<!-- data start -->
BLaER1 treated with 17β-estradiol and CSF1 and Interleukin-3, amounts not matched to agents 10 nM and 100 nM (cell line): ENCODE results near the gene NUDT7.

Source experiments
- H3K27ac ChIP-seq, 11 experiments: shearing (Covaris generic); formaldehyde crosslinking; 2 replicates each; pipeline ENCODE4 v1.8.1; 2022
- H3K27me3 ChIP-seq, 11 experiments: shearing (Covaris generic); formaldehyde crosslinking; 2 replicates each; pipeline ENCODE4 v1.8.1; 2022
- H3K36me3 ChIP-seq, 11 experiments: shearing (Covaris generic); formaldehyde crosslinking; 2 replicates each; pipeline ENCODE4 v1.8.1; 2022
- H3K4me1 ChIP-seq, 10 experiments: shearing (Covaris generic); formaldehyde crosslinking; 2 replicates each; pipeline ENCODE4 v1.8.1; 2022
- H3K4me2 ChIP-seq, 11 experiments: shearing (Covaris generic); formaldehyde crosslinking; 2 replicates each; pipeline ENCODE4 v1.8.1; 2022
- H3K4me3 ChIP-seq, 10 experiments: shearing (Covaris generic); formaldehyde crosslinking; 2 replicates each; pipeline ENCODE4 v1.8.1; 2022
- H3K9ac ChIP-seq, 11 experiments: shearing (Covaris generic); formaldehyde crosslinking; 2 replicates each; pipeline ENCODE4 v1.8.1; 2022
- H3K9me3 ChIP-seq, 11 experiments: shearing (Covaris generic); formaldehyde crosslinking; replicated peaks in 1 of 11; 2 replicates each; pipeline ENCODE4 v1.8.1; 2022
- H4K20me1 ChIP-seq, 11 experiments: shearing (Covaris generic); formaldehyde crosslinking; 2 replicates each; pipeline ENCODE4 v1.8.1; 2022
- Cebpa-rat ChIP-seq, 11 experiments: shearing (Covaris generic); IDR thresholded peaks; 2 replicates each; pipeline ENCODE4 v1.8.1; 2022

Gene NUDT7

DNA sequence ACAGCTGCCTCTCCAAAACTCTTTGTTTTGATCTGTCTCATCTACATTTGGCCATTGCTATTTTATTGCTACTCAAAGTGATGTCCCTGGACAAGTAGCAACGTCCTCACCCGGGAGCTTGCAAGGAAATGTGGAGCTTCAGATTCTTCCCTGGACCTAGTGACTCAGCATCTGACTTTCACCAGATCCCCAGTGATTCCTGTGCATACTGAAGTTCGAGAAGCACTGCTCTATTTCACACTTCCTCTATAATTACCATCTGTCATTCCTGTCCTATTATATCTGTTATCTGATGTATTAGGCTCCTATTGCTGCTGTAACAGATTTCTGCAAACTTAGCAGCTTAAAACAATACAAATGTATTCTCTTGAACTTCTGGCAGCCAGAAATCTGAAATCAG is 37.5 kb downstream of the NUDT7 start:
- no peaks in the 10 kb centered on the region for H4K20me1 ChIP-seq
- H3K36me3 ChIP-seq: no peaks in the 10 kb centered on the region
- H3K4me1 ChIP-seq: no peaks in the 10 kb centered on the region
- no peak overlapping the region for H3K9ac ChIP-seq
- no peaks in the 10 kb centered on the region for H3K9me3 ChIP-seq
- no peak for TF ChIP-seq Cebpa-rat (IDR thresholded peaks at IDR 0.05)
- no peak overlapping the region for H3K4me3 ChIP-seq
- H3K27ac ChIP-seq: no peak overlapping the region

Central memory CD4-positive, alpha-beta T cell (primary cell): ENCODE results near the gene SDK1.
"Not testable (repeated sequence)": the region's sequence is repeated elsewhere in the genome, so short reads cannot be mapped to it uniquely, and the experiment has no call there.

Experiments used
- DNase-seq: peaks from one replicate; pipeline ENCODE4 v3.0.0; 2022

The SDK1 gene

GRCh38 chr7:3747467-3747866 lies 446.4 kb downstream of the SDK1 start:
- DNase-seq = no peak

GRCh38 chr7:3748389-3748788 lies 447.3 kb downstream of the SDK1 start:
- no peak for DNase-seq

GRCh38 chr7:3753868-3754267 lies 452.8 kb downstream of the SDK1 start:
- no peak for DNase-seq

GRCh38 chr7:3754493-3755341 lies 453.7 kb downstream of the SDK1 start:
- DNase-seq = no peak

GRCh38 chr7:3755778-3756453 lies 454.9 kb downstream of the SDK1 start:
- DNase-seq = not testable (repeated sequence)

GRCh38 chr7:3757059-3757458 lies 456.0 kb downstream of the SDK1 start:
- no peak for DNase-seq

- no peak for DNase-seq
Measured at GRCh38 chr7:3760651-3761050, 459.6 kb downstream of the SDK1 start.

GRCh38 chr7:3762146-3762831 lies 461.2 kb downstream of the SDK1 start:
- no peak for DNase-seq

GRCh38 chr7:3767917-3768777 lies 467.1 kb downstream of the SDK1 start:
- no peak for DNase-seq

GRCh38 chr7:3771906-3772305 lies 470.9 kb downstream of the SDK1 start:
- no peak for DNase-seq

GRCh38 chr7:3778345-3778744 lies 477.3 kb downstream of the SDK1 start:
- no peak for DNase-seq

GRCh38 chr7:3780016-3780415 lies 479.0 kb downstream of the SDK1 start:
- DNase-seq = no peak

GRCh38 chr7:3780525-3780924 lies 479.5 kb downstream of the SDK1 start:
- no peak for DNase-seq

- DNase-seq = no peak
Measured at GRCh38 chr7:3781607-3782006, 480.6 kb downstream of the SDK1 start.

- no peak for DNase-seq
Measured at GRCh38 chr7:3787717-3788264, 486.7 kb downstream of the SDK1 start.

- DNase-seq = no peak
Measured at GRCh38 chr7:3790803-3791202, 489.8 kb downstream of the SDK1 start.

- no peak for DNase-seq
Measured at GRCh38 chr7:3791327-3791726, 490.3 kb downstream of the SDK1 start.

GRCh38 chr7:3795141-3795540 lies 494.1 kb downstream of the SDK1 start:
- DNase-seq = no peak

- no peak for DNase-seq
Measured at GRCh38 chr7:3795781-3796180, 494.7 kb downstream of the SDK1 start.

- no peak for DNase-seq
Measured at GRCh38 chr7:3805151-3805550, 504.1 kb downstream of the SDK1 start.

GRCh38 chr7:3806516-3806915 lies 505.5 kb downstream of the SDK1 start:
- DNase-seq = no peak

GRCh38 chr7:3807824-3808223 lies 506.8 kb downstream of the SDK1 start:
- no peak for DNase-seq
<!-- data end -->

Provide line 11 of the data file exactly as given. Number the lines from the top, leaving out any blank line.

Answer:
- H4K20me1 ChIP-seq, 11 experiments: shearing (Covaris generic); formaldehyde crosslinking; 2 replicates each; pipeline ENCODE4 v1.8.1; 2022